The Windows Insider program is integral to Microsoft’s ability to freshen up Windows 10 with bi-annual feature updates, the most recent of which was the May 2020 update. Without the program, pushing out major updates twice a year would be a bit ambitious (too many bugs pass through as it is). However, participating in the program has not always been straightforward, but that is about to change.
Well, somewhat, anyway. In part to make things less confusing, Microsoft is transitioning away from “Rings” to “Channels” with clearer language on what each of the tiers entails. This also involves a change in the way updates are pushed out.
“As we continue to evolve the way we release Windows 10 and the diversity of Insiders we serve is greater than ever, it is critical that Insiders have a flighting option that is tailored to their needs. We believe the best way to do this is to shift focus from frequency to quality,” Microsoft explains.
Starting sometime later this month, both the Fast and Skip Ahead Rings will morph into the Dev Channel. This is intended for “highly technical users” and is where testers can be the first to access the latest builds at their earliest in the development cycle.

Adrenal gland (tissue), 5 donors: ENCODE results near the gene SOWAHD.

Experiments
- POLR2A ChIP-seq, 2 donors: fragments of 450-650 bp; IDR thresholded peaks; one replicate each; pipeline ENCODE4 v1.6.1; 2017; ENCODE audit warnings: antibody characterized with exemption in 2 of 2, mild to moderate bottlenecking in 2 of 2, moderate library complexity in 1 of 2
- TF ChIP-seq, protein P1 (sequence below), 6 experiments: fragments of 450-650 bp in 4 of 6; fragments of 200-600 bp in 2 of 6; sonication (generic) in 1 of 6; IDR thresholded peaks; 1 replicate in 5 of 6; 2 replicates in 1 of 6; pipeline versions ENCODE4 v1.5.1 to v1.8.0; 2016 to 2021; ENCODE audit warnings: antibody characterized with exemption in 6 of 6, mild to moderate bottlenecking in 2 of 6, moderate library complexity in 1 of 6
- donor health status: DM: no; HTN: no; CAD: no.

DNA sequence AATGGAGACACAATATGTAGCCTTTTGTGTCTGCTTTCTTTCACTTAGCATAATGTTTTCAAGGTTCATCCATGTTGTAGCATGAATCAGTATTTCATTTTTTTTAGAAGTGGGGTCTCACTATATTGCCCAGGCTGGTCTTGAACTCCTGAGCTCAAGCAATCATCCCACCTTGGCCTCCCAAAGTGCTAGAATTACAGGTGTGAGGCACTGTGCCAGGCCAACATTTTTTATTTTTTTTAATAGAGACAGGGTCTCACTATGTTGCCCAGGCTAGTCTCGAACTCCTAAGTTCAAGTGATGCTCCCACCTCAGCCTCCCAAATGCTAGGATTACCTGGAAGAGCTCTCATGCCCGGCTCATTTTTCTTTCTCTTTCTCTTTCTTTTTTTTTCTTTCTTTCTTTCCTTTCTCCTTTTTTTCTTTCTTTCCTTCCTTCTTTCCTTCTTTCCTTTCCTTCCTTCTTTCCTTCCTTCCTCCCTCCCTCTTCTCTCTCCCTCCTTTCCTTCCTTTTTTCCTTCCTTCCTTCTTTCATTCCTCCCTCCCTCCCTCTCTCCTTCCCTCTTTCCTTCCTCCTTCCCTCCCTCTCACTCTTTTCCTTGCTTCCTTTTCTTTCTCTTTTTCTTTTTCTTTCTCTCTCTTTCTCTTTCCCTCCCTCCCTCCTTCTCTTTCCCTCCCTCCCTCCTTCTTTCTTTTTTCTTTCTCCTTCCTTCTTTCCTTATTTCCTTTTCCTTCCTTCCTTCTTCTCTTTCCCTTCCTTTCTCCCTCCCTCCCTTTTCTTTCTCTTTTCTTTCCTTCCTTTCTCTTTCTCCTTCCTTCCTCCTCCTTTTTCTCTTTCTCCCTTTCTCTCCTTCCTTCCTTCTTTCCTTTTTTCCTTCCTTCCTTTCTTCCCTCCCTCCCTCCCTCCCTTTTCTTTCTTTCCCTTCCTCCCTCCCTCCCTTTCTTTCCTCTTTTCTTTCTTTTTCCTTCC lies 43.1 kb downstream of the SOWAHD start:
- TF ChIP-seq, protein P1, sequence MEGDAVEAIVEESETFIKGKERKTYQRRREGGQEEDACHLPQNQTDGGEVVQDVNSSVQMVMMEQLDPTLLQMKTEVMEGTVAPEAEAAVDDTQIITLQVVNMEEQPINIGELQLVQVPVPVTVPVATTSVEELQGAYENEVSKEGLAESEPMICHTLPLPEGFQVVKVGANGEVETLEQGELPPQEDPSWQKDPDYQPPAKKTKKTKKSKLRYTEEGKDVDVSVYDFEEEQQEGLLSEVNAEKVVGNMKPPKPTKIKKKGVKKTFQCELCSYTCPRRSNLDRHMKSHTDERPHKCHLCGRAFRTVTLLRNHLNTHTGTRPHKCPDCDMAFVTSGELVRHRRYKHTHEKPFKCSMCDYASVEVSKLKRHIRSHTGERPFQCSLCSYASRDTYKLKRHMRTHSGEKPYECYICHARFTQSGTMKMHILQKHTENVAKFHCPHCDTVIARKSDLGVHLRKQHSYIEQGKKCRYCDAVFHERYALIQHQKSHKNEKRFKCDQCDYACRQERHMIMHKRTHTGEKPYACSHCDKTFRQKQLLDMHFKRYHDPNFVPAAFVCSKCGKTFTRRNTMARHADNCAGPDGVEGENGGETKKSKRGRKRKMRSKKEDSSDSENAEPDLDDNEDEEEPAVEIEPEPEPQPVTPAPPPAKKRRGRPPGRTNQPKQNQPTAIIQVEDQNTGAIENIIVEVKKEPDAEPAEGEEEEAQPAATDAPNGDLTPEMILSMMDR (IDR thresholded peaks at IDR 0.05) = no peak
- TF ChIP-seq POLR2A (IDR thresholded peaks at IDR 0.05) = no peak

One important distinction this brings over the previous Rings is that builds pushed out in the Dev Channel are not tied to a specific Windows 10 release. It basically entails a mishmash of features and tweaks that are in development, which could arrive in the next Windows 10 update or the one after that (or not at all).
Going forward, the Slow Ring will become the Beta Channel. This is the appropriate tier for early adopters, and it entails test builds that are tied to upcoming Windows 10 releases. So for example if you were to join the Insider Program later this month and jump into the Beta Channel, you would receive test builds for the 20H2 update that is scheduled to arrive this fall.
Finally, the Release Preview Ring will become the Release Preview Channel. As with before, this tier will consist of more polished test builds just ahead of public launches. It is most appropriate for companies and OEMs that want to validate their hardware and software for major updates that are right around the corner. These builds are also the only ones to be fully supported by Microsoft.
This is a smart retooling of the Windows Insider Program. I suspect most people who opt in will jump aboard the Beta Channel, since it provides an early look at actual future updates, and will be more stable than the features tested in the Dev Channel.
If you are interested in joining, you do so by going to Settings > Update & Security > Windows Insider Program, and then follow the prompts.